Back in AP Psych class, we learned about a cognitive bias called the Framing Effect.
A term coined by psychologists in the 80s, the Framing Effect plays on decision-making skills in stating that our choices become what they are due to making them based on the way a situation is “framed,” or distorted to an audience through pointed messaging, context or ideas — influencing our perspectives in a way that is largely unbeknownst to many, unless you’re vigilant about viewing all information through a critical lens.
Quarantine has left us with ample time on our hands. Are we repurposing these newfound hours to build useful skills, find jobs, learn to play instruments or improve our careers? Maybe. But are we also finding opportunities to spend excessive time on social media and comparing our lives to others — much as we did in the days before coronavirus — but the intensity magnified by ten? Probably.
If an idle mind is the devil’s workshop, then the last few months has Satan working overtime. Advanced technology has already shifted us into a digital-centric society, but we’ve reached new heights and this time, there’s isn’t an escape to reality button: people are left to rely entirely on technology.
Industries like small businesses, restaurants and events, whose ethos rely on the presence of humans, are collapsing. Media corporations like Twitter and Facebook have announced plans to operate staff permanently remote in the future. Educators are forced to transfer lesson plans online, with many unused to the sudden transition. Inequalities that have long existed across communities from varying socioeconomic and racial backgrounds are exposed more starkly than ever.
And so, many of us are left staring at screens for unhealthy periods of time. Bombarded with content. Plied with advice. Mindlessly scrolling, catching glimpses of perfectly curated lives on Instagram. Before long, the anxiety that was already induced by the dynamic coronavirus is compounded by our endless consumption of information of all kinds.
But before becoming a victim to the pitfall of content overexposure, consider this: are you interpreting all that information after considering the full context, or simply absorbing it through the way in which it is framed for you?
The LinkedIn Rat Race. This one is particularly fascinating to me because it seems to apply mostly to corporate America. LinkedIn was originally built for job-seekers to share their resume and network with one another. Overtime, it became another social media platform in which people use strategic messaging and exaggerate their work for the purpose of — what, exactly? Self-importance? In anticipation of the next gig? The trend on LinkedIn has evolved to sharing each and every accomplishment, every new course taken, the skills we’ve learned in this time to highlight how productive we’ve been, and presently, it seems to have morphed into Twitter 2.0.
Raise your hand if you’re tired of seeing the phrase “now more than ever” now more than ever.
The Perfect Life (on Instagram) Ah, Instagram. The platform built specifically for vanity under the guise of sharing our “authentic lives.”
Recently, I made the decision to deactivate my personal account after becoming intensely aware of the growing dread that manifested every time I picked up my phone, which still didn’t prevent me from dedicating the next umpteen minutes doing nothing productive at all.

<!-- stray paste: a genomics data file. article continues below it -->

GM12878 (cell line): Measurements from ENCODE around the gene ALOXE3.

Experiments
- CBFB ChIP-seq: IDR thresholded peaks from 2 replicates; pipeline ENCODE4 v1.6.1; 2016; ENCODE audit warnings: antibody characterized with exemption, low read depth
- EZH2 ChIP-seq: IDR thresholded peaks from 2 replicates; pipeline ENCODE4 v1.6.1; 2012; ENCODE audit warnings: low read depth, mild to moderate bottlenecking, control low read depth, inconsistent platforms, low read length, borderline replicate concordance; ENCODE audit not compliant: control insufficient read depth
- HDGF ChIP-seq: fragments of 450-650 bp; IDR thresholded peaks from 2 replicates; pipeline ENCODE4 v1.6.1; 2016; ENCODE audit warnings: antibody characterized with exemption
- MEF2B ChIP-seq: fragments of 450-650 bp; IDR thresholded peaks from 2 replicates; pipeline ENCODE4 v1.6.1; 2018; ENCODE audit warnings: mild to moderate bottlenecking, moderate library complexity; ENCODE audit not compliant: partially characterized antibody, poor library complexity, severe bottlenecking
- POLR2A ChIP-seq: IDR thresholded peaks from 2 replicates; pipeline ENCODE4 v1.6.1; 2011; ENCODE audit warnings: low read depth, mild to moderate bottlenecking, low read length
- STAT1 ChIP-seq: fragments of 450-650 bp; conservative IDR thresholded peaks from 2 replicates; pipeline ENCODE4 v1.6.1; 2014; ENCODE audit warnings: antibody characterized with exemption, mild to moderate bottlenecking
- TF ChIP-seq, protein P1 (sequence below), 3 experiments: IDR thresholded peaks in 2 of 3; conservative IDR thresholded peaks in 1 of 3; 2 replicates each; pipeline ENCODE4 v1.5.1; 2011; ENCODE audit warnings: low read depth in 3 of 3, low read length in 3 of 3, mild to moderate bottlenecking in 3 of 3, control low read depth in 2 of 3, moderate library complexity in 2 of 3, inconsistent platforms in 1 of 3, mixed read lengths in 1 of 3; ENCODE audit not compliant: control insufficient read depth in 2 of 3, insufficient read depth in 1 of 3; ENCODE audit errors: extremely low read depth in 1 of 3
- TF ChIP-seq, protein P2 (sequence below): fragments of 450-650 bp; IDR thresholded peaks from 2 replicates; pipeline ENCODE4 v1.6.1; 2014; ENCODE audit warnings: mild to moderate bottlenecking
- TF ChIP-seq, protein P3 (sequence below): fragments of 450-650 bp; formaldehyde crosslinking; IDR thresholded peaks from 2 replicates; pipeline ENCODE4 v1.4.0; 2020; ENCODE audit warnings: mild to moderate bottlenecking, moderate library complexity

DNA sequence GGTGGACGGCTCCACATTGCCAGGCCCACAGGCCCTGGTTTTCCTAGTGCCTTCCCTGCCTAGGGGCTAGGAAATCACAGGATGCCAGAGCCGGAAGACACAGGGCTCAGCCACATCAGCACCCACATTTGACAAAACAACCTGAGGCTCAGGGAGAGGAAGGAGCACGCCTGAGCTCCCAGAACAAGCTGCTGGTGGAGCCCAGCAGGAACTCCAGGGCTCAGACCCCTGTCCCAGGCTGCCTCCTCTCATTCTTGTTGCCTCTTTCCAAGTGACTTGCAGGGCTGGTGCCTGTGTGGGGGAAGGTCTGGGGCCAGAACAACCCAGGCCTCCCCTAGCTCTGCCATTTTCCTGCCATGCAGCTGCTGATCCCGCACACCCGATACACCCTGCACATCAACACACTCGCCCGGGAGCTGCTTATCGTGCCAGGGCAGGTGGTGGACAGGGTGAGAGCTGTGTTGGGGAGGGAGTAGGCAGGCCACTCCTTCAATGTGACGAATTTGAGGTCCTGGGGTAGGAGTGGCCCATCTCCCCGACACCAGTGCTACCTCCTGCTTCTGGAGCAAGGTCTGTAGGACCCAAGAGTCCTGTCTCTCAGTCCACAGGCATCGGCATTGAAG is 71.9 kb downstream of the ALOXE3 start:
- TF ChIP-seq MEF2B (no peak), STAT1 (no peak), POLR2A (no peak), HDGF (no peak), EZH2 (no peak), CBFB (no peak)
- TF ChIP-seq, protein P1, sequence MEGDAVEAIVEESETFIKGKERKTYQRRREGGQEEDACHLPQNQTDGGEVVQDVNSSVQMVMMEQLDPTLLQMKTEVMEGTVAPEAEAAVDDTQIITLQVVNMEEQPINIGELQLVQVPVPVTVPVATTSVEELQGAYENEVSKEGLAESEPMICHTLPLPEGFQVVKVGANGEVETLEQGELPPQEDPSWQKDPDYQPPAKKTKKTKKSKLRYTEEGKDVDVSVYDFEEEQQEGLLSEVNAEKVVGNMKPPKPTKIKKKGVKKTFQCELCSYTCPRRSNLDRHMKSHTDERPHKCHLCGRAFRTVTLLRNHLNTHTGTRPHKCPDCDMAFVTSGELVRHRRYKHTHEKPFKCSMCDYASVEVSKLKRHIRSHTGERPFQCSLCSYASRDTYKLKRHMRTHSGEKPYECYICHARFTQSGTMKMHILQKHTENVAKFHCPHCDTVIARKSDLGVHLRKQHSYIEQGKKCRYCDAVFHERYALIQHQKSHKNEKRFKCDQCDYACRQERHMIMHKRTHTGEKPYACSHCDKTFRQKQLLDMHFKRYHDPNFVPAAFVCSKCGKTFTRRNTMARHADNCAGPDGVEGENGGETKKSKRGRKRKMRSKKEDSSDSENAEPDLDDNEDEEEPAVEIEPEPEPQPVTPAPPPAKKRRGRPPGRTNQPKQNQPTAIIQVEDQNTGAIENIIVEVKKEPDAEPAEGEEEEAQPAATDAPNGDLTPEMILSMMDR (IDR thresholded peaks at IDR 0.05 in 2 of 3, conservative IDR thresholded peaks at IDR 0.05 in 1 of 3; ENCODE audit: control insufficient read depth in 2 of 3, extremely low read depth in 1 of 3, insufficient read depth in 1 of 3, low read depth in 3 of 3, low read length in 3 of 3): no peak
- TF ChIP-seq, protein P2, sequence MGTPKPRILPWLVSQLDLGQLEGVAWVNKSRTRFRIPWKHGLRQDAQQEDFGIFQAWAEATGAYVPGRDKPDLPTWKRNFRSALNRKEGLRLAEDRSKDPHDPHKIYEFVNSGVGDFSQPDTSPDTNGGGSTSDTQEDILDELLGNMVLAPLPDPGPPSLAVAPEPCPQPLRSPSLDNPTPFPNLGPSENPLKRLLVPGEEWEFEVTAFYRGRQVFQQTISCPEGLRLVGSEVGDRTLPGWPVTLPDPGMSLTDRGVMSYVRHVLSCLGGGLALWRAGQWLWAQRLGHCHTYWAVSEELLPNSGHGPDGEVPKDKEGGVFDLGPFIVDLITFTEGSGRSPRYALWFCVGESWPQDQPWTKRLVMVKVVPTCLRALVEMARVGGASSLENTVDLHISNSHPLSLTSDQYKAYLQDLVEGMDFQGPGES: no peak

We all know quite well that the people we follow do not have perfect lives, nor are they all motivational speakers, experts in their fields, or doing some incredible things that you can’t compare to – but sometimes you just need that proverbial slap in the face.
Toxic Twitter Culture. On Twitter, everyone’s opinion matters. Which is great — until it’s not and you find you’re cancelled. I’m lookin’ at you, J.K. Rowling.
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Here are a couple of pitfalls to watch out for on social media before you go beating yourself up:
The Consistent Achievement Sharer — those that share every ‘win’ on social media. Overcompensating? Possibly.
The Grass is Greener Syndrome — seeing what others have and wishing for it, without considering the good in our own lives or what they may have experienced to reach that achievement.
The Un-Meritocracy — the idea that everyone who has found success has earned it through pure merit.
The Forgetful Memory (time to remind yourself of your last ‘win’) — the idea isn’t to laud ourselves for every minor success, but to realize that though you are looking all shiny-eyed at someone else’s life, someone else is looking at your life that way too!
The Rumination Stage of Isolation — Good God, I can’t be the only one whose metaphorical self has taken refuge in the deepest and darkest parts of the mind. You know — where the most pitiful, negative, and most un-useful of thoughts roam the land. If you find yourself nitpicking every stage of life from birth to puberty to the present for where you could have improved, bemoan the mistakes, the errors, the what-ifs, you will always lose, because your frame of reference is hyper-focused on the past, which can lead to a self-fulfilling prophecy: failure.
This year is will forever be seared into our memories and history books, and not just for obvious reasons.
The collective experience of shut-in — both physically and mentally– is bound to force our varied day-to-day to confront the ugliness of the inner workings of our minds. Comparison culture is not out of the norm — we naturally do this on a day-to-day. But compound fleeting thoughts with isolation and being stripped of your regular life? It’s an easy recipe for disaster for your mental health. By repossessing awareness of some of the oldest tricks in the playbook, you can prevent yourself from caving in.
*Please note that this blog was drafted in late April before historical events that transpired.*